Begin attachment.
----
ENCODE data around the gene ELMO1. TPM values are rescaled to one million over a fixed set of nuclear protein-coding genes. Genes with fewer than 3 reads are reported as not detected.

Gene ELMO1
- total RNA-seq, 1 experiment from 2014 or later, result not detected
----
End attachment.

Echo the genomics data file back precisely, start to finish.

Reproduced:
ENCODE data around the gene ELMO1. TPM values are rescaled to one million over a fixed set of nuclear protein-coding genes. Genes with fewer than 3 reads are reported as not detected.

Gene ELMO1
- total RNA-seq, 1 experiment from 2014 or later, result not detected